The Rainy Season

The Rainy Season 1

by Myfanwy Jones

Epub (Kobo), Epub (Adobe) Publication Date: 02/03/2009

4/5 Rating 1 Reviews

ELLA ARRIVES IN SAIGON as a single girl on a trip meant for two. Abandoned by her adored boyfriend and haunted by the mystery of her absent Vietnam veteran father, she loses herself in coconut rum and easy ex-pat friends. Sharing fractured pasts and uncertain futures, Ella begins to feel at home in a landscape scarred by war and betrayal. Hope is gradually returning to Vietnam. Hearts and minds are opening, and Ella finds herself falling in love with handsome French photographer Ariel. But will the heavy tropical rains be enough to wash away the ghosts of the past?

A sexy, soulful story about love, loss and learning to live again.

'The Rainy Season charts the most delicate shifts in pressure – of the heart, of the weather, of a city – a superbly atmospheric and deeply empathetic novel.' SOPHIE CUNNINGHAM, author of Geography and Bird.

Epub (Kobo), Epub (Adobe)
Publication Date:
Penguin Random House Australia

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Customer Reviews

Average Rating

4 / 5 (1 Ratings)
  • A very enjoyable read

    by on

    “Stepping out of the plane into the tropical night is like entering a steam room with a blindfold on. The black air is hot and damp and dense as wool and for a moment I feel like I’m going to choke. But there is no turning back. I wade down the metal staircase and onto a rusty shuttle bus. The terminal ahead sparkles blue, yellow and white”

    The Rainy Season is the first fiction book by Australian author, Myfanwy Jones. Despite the abrupt, unexpected and very recent end of her six-year-long relationship with Tim, Ella Morton embarks on the Vietnam trip they meticulously planned together. Tim believed that visiting significant places in that country would help Ella to cope with the sense of abandonment she had felt for most of her life. Peter Morton was for Ella “Always an absence, my father – a shadow, an outline, an echo”. He had returned from his tour of duty in Vietnam bodily intact, but suffering Post Traumatic Stress Disorder, and had disappeared from Ella’s life when she was five years old.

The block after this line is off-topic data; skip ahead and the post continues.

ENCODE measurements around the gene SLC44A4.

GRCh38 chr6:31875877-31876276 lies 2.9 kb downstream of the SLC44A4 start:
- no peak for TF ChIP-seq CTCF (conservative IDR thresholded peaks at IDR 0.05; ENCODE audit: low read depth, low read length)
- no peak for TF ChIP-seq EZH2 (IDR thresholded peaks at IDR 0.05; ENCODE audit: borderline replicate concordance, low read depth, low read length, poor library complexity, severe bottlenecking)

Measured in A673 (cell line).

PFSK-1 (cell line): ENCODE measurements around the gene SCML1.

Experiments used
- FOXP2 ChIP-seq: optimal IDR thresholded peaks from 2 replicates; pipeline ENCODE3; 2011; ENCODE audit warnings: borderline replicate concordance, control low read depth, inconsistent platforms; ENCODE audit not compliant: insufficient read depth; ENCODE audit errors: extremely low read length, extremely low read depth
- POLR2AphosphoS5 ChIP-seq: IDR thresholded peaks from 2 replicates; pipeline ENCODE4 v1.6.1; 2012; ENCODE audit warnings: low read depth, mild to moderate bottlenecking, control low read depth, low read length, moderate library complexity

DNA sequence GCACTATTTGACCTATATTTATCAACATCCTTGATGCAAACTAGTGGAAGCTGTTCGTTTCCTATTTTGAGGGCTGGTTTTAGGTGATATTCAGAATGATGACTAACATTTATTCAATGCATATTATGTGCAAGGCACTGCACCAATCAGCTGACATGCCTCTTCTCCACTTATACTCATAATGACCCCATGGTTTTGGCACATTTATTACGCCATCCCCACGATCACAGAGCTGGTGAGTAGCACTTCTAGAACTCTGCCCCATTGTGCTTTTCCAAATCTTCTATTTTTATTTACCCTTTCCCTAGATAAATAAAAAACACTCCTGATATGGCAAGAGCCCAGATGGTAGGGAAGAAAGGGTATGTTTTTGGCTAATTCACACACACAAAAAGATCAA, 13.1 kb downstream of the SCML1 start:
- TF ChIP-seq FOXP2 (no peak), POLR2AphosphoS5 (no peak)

Once in Saigon, however, Ella finds herself ignoring her itinerary, gradually developing relationships with local people and ex-pats and eventually extending her visa to take up a job offer. Against the backdrop of the lifting of the US trade embargo, Jones expertly captures the feel of Asia: humid, languid, yet bustling. The inclusion of common phrases in Vietnamese gives the novel authenticity and Jones’ personal experience shows in her portrayal of the ex-pat perspective: “Most of the expats I’ve met here are on the run from something, are a little unhinged”

    Readers may find Ella somewhat difficult to like, occasionally wanting to give her a good shake and yell at her to wake up to herself. Her behaviour disappointing at times, although she matures perceptibly in later chapters. Jones gives some of her characters words of wisdom: Buddhist nun Co Ngoc tells Ella “Every person can teach. Every person can learn” and “’Everything is always changing,’ she says, calmly. ‘Some things will be lost, some things will be gained.’”; Ella herself notes “May be we are all an itchy mix of fragile and strong”.

    Jones treats the reader to some beautiful descriptive prose: “… it is like someone has sprinkled a fine coating of amphetamine over the whole city and everything has shifted into overdrive: office buildings shooting up like weeds, daily announcements of new joint ventures; laws being made and changed by the hour” and while the ending may feel to some degree inconclusive it does leave the reader with a sense of potential. This is a novel that will appeal to those who have been to Vietnam, although this is certainly not a prerequisite. A very enjoyable read.